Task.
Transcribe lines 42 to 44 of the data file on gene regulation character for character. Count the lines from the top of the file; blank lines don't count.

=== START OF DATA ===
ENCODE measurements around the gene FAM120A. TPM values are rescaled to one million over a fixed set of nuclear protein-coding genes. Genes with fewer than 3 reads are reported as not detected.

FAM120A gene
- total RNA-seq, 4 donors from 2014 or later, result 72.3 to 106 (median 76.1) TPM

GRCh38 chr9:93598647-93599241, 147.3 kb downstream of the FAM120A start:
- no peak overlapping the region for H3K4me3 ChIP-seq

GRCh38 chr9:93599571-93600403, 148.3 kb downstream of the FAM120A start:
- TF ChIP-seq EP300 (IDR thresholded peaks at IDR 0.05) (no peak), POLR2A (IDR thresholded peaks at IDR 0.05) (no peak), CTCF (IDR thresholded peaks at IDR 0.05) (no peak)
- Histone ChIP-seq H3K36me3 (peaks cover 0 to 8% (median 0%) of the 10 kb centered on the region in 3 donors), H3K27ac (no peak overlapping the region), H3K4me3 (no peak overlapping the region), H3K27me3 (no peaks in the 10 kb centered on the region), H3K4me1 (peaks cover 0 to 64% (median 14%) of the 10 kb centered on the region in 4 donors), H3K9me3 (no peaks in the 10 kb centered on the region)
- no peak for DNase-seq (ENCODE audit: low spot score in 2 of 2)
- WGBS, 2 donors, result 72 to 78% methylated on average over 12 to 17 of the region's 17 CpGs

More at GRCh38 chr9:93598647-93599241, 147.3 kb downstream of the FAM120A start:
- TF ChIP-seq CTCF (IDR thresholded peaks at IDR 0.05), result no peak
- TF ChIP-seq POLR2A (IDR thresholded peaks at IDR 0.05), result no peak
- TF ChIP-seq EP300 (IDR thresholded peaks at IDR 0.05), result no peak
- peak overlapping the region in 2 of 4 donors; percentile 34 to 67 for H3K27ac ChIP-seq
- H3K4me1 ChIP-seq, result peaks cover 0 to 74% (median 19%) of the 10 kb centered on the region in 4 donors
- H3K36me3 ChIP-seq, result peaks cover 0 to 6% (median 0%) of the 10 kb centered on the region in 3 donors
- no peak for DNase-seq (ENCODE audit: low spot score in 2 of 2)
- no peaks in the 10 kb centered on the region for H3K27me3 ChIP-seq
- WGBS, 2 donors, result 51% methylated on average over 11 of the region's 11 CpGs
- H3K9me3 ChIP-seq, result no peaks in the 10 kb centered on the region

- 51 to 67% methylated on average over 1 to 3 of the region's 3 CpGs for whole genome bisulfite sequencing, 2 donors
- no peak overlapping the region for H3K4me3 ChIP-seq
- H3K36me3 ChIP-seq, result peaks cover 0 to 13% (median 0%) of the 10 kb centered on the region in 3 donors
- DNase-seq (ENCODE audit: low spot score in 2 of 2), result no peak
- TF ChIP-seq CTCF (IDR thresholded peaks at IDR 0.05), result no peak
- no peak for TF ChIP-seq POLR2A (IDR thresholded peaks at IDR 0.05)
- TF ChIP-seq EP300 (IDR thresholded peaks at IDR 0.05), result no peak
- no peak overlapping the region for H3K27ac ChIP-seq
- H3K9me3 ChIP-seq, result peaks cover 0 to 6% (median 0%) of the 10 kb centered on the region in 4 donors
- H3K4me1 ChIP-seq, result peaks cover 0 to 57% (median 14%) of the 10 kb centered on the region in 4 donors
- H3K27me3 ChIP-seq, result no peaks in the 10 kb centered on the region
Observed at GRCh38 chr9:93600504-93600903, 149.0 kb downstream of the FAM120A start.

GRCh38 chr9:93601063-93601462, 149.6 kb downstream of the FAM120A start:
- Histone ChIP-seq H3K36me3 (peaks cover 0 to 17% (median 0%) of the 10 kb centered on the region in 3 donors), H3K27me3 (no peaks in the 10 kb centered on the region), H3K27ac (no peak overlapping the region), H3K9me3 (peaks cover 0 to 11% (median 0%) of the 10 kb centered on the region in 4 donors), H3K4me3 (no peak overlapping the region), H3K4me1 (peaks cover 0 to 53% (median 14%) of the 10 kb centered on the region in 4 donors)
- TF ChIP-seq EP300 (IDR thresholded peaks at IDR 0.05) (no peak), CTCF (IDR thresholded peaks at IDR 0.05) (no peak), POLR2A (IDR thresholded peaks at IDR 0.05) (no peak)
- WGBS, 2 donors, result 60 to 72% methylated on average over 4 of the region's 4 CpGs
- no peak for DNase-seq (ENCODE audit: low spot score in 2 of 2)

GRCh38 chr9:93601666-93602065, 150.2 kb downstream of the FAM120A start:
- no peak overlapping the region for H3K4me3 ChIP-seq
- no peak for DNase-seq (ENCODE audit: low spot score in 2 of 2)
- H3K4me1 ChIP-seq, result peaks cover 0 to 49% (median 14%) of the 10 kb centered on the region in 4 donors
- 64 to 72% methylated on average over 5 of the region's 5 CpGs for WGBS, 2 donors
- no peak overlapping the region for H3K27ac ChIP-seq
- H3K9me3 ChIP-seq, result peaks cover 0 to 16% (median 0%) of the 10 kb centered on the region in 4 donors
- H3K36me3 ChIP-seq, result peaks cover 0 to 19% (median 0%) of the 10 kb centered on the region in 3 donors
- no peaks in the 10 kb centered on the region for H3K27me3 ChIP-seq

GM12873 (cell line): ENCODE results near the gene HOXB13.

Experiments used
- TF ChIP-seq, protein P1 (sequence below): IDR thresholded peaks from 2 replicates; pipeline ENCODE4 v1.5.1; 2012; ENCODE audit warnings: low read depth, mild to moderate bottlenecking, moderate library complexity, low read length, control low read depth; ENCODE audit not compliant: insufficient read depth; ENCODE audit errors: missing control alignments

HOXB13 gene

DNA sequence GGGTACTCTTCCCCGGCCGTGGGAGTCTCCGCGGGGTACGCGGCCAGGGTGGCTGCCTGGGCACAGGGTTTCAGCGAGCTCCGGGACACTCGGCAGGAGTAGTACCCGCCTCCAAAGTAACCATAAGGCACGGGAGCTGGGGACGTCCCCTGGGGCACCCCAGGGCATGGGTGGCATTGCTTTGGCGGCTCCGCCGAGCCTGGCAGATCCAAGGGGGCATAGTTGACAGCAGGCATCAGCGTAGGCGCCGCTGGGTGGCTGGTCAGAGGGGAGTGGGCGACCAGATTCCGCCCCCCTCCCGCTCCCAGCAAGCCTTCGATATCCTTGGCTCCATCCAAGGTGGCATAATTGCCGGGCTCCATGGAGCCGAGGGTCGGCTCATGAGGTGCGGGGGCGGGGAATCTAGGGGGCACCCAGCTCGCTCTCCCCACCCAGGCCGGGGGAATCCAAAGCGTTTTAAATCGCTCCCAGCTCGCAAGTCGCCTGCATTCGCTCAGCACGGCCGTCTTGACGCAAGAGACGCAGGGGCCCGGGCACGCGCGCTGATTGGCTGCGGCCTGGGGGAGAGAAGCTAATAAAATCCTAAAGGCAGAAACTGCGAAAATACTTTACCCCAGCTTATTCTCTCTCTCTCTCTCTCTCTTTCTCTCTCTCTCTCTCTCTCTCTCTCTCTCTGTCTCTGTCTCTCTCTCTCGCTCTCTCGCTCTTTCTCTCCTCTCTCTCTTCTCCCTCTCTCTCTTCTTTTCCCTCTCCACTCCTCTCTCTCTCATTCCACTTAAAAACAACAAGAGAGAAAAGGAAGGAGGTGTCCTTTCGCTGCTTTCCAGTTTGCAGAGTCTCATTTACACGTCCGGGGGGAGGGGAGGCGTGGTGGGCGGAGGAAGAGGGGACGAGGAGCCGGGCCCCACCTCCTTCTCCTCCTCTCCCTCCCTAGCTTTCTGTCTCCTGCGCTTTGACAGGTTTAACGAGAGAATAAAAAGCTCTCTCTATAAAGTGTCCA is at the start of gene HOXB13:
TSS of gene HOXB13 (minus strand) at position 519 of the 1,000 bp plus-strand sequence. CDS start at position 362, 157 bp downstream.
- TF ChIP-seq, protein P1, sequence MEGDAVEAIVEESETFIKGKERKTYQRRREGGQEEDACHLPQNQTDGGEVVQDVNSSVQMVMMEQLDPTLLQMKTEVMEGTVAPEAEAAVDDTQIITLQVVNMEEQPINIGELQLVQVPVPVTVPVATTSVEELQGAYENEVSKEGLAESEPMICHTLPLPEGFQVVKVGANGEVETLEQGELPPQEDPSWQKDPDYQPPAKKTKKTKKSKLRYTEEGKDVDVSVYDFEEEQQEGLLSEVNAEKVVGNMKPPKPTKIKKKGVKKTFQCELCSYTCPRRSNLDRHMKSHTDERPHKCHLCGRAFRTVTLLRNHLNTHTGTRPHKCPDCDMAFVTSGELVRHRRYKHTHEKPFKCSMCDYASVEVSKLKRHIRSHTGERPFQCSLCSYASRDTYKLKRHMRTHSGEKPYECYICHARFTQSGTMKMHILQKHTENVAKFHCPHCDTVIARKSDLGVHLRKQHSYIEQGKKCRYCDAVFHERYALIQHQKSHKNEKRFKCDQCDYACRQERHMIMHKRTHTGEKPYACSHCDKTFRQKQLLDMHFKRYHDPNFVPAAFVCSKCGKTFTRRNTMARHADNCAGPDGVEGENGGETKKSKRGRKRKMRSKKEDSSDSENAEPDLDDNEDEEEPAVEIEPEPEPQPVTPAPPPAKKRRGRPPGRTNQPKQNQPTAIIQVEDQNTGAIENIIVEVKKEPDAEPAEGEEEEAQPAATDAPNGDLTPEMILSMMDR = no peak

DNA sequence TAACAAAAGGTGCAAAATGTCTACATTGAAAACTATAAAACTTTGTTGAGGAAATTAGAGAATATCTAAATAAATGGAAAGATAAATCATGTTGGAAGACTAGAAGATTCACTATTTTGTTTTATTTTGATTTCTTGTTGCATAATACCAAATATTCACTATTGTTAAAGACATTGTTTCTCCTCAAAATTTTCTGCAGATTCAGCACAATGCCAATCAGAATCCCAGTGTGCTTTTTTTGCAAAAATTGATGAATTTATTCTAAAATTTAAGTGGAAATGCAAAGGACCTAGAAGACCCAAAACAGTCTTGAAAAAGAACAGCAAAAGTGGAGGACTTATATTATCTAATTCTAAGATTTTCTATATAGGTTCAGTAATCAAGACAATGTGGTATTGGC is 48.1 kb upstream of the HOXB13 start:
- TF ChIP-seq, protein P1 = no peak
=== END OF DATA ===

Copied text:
- H3K4me1 ChIP-seq, result peaks cover 0 to 49% (median 14%) of the 10 kb centered on the region in 4 donors
- 64 to 72% methylated on average over 5 of the region's 5 CpGs for WGBS, 2 donors
- no peak overlapping the region for H3K27ac ChIP-seq